For children with more significant physical disabilities, The MOVE Programme can have dramatic effects on independence, movement and communication. For many of these children, this is through setting MOVE goals focused on improving head control.

Here Katie Chapman, MOVE Trainer at Watergate School in London, shows 6 ways that MOVE goals focusing on head control can have a tremendous impact on the lives of children with more significant physical disabilities.

1.Communication: “Improved head control will increase the child’s ability to communicate. A pupil at Watergate School, who is non-verbal, has improved his communication skills as a result of increased head control. He can raise his head from a forward position to midline and can turn it in both directions. He is now beginning to activate a switch using his head to give greetings, contribute to stories and speak single words.

2.Connections: “By having better head control, a child is also able to make connections with both adults and their peers. If a child is able to raise their head into a midline position this can enable eye contact and a greater awareness of who is engaging with them. If a child is able to turn their head and bring it back into midline they can look toward other people to track their movements or gain attention. It can increase their awareness of the world around them, for example by being able to look out of a car window.

3.Technology: “Improved head control can increase a child’s access to technology. A second pupil at Watergate School who is also nonverbal was struggling to maintain a head position which would enable him to access an eye gaze device. This piece of technology would allow him to make some choices and answer basic questions. This pupil was given a MOVE Programme and worked on his head control both at home and at school. He is now able to access this device, on which he loves choosing and playing games.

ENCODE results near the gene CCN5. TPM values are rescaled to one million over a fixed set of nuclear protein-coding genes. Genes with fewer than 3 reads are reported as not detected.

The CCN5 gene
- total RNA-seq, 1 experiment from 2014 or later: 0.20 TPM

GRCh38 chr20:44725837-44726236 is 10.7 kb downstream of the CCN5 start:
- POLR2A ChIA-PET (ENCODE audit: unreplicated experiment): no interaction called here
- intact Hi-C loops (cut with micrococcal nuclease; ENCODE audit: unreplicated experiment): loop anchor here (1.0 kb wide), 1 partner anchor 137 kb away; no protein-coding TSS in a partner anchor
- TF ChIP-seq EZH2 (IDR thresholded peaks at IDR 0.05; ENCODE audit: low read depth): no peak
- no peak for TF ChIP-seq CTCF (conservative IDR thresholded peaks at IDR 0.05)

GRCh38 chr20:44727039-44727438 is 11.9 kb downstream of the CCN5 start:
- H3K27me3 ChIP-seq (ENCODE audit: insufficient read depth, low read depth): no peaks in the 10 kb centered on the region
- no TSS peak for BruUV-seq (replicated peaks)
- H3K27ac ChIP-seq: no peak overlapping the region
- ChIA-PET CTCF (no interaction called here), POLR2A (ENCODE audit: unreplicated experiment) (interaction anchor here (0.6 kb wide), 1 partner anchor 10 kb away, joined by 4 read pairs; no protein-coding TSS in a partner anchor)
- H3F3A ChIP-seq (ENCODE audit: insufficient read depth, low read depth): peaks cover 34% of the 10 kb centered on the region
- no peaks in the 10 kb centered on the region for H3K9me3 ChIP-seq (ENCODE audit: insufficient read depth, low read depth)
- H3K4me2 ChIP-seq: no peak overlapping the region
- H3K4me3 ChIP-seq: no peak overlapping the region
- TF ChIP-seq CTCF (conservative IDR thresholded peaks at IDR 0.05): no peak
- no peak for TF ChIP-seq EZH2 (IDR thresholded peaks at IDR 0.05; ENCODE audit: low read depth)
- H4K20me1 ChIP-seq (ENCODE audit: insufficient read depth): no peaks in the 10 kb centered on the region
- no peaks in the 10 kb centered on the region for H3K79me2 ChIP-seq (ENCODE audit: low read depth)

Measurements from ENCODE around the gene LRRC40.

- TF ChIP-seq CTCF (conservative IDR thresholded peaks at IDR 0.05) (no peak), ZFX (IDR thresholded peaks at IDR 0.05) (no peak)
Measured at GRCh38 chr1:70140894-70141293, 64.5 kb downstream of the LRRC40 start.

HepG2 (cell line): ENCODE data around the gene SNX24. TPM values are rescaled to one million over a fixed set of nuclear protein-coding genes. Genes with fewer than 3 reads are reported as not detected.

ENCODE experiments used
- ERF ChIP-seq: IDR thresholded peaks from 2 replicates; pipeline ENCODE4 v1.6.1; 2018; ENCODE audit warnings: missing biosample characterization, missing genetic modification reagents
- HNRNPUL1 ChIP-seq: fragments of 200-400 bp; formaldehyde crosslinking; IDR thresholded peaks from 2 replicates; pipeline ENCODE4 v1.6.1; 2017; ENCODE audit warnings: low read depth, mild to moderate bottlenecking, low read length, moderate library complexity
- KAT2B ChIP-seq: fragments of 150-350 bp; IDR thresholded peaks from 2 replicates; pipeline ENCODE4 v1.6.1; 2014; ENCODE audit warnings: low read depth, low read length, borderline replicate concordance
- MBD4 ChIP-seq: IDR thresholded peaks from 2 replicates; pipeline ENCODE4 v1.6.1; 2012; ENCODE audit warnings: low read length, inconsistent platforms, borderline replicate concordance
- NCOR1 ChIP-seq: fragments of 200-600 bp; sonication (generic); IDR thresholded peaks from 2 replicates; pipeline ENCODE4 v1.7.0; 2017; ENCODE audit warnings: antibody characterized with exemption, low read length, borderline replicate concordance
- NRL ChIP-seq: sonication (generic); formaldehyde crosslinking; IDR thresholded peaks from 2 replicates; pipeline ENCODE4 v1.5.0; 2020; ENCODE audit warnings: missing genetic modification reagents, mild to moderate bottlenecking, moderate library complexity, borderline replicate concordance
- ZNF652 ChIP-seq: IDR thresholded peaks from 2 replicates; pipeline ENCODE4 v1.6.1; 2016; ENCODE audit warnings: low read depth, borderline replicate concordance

4.Skills Development: “For a number of our pupils, improving their head control via The MOVE Programme has led to the development of other valuable skills. Four of our pupils are propping themselves up through their forearms (either on wedges or on the floor) and bringing their heads up. When positioned together, they are able to engage with each other and participate in activities such as pushing a ball or popping bubbles.

5.Movement: “A few of our pupils are also using their head control as part of the process of initiating rolling. This skill helps them to get themselves into more comfortable positions and take themselves to different locations whilst on the floor, for example toward their peers. Rolling is also a skill which is valuable during personal care, allowing pupils to help with the process.

6.Sitting: “We have also seen improvements in our pupils’ sitting skills due to increased head control. If a pupil is able to maintain an upright head position they will find it easier to achieve a comfortable sitting position and control their upper body. As their head control improves and the pupils are sitting more upright, we may be able to reduce the amount of the support they need when sitting.”

These are just 6 possible outcomes of using The MOVE Programme with children with more complex and significant disabilities.

To find out more about how you can start to use The MOVE Programme in your school or organisation, please contact us.

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